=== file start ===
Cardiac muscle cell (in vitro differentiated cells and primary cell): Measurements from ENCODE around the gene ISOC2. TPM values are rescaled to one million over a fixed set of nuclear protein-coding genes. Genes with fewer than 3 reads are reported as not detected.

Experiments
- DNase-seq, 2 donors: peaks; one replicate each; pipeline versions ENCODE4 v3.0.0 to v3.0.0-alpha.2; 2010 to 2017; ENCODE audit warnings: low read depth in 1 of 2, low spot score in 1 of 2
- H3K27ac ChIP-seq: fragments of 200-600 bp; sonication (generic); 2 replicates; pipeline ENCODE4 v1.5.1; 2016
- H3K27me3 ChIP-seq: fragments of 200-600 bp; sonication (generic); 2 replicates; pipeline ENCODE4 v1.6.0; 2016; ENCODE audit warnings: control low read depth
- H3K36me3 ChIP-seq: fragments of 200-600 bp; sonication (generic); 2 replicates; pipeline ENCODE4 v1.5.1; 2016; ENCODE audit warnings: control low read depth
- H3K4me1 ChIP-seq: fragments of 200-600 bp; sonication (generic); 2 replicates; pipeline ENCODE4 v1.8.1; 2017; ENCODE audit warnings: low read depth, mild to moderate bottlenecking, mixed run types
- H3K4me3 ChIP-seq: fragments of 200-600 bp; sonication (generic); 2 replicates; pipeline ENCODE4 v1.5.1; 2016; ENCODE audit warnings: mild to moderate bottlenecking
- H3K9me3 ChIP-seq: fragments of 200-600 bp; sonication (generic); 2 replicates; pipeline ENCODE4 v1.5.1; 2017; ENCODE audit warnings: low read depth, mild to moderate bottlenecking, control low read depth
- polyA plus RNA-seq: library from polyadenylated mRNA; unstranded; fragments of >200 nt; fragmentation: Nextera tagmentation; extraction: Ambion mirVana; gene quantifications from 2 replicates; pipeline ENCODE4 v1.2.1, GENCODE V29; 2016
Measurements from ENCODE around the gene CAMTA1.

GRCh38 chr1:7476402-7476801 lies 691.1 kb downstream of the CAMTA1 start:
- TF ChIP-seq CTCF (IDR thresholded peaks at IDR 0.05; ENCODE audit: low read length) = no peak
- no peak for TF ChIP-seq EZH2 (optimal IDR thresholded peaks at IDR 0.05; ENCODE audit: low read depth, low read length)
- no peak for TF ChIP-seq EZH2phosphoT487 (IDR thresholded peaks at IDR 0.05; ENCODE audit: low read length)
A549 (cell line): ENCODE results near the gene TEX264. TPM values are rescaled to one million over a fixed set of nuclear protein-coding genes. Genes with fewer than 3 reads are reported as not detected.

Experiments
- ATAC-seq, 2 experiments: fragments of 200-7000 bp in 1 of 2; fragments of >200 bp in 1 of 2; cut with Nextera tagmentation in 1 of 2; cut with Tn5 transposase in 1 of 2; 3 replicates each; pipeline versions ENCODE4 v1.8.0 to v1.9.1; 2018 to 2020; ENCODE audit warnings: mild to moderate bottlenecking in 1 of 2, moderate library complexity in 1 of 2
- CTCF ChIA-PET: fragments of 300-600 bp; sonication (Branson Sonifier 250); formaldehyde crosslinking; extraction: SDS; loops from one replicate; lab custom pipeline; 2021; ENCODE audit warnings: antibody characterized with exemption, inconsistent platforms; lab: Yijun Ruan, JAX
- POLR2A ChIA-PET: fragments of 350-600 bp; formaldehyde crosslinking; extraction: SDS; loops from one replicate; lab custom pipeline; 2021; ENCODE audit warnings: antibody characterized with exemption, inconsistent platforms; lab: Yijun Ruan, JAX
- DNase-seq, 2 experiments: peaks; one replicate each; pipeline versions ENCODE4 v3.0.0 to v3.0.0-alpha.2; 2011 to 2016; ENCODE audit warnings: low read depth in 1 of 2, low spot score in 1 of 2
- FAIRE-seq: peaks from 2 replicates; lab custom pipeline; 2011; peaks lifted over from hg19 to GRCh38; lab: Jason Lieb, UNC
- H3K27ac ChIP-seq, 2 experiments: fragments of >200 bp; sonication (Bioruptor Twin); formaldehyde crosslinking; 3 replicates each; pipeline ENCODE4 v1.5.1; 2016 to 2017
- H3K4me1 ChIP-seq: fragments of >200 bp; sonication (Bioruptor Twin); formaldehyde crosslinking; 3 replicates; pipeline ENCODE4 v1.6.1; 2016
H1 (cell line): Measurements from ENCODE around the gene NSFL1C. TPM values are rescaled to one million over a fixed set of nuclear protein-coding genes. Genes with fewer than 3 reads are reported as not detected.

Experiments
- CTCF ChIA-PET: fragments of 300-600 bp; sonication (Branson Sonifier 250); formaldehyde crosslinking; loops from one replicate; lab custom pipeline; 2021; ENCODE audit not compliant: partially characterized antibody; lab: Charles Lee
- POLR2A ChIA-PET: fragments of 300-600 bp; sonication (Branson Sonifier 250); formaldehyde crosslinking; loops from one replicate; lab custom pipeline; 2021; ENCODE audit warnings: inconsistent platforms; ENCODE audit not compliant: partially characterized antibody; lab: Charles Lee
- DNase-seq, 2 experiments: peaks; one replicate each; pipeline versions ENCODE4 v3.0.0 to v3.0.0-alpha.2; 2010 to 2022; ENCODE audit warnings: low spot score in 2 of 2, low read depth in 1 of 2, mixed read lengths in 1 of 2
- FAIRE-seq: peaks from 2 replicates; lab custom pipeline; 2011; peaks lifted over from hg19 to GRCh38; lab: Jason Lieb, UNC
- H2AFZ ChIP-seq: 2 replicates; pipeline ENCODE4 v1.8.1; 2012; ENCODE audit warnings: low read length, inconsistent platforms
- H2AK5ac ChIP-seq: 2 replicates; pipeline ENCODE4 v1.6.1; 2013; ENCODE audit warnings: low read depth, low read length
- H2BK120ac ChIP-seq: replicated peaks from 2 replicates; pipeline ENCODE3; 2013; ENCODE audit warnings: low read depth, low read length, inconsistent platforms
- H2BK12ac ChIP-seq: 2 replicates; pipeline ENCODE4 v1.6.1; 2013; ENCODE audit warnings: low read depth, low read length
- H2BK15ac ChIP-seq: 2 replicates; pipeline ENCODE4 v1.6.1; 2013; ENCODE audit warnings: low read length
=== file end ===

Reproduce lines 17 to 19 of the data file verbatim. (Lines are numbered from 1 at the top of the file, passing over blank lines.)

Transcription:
Experiments
- ATAC-seq, 2 experiments: fragments of 200-7000 bp in 1 of 2; fragments of >200 bp in 1 of 2; cut with Nextera tagmentation in 1 of 2; cut with Tn5 transposase in 1 of 2; 3 replicates each; pipeline versions ENCODE4 v1.8.0 to v1.9.1; 2018 to 2020; ENCODE audit warnings: mild to moderate bottlenecking in 1 of 2, moderate library complexity in 1 of 2
- CTCF ChIA-PET: fragments of 300-600 bp; sonication (Branson Sonifier 250); formaldehyde crosslinking; extraction: SDS; loops from one replicate; lab custom pipeline; 2021; ENCODE audit warnings: antibody characterized with exemption, inconsistent platforms; lab: Yijun Ruan, JAX